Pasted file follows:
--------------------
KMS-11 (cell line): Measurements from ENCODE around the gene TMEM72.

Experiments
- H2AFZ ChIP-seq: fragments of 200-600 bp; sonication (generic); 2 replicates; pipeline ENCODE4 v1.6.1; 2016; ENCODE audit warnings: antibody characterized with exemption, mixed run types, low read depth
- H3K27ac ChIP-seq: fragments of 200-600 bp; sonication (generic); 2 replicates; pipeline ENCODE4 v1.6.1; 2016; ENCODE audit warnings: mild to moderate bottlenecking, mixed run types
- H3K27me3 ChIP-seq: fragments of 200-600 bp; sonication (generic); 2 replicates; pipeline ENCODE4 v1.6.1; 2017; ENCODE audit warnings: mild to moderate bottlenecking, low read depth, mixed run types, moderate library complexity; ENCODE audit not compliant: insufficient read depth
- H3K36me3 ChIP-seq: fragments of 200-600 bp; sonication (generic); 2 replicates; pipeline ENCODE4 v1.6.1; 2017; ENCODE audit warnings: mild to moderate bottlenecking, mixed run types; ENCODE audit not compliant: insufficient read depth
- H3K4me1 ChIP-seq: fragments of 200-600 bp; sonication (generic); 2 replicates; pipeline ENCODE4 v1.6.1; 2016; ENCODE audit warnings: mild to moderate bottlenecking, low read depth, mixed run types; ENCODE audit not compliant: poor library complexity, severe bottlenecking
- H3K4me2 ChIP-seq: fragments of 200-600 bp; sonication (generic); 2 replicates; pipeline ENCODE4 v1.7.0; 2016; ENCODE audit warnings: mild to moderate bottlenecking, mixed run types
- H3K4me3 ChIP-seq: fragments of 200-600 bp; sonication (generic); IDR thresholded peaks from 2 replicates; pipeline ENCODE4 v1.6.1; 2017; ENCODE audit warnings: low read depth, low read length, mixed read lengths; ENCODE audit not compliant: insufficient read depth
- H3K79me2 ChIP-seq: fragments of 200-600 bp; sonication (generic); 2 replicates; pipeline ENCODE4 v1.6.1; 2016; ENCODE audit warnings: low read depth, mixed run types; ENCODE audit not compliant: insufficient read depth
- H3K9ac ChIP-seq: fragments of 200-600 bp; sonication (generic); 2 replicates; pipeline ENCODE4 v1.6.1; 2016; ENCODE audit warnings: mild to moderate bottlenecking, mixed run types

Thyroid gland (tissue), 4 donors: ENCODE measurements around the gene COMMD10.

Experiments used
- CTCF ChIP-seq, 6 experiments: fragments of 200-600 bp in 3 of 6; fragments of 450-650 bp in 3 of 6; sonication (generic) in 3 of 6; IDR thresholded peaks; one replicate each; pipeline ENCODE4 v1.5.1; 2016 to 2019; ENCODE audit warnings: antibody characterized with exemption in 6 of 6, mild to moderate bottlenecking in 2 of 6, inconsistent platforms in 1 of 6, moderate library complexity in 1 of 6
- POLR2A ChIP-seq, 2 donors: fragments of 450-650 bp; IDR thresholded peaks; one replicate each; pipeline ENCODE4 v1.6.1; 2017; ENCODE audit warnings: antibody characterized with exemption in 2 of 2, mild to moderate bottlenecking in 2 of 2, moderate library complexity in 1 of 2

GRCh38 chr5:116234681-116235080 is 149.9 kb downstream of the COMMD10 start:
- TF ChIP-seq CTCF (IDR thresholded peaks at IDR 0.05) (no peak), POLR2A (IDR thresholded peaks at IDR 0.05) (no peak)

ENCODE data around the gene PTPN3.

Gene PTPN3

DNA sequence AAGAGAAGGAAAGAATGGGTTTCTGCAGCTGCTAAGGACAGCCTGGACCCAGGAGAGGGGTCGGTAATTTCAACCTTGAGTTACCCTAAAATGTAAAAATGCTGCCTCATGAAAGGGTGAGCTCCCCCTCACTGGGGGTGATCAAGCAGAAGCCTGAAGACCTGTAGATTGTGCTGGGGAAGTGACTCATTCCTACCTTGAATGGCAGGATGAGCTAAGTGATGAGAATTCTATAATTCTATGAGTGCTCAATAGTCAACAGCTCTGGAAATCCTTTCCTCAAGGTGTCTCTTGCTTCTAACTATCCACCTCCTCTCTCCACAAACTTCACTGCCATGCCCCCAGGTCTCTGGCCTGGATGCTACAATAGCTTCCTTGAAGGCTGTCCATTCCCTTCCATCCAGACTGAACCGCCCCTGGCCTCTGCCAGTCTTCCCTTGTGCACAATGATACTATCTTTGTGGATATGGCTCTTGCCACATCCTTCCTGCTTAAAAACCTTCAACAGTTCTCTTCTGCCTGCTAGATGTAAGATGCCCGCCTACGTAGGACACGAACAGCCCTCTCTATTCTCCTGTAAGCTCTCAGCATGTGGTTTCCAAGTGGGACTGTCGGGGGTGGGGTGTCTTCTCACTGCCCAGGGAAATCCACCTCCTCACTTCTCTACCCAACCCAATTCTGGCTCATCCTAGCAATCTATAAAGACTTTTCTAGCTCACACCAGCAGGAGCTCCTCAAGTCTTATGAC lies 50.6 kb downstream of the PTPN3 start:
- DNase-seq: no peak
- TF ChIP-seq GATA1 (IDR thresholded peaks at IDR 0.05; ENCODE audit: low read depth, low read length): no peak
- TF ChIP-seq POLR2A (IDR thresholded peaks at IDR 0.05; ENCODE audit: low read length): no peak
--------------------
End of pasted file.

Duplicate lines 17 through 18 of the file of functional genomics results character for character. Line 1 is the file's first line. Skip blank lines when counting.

- TF ChIP-seq CTCF (IDR thresholded peaks at IDR 0.05) (no peak), POLR2A (IDR thresholded peaks at IDR 0.05) (no peak)

ENCODE data around the gene PTPN3.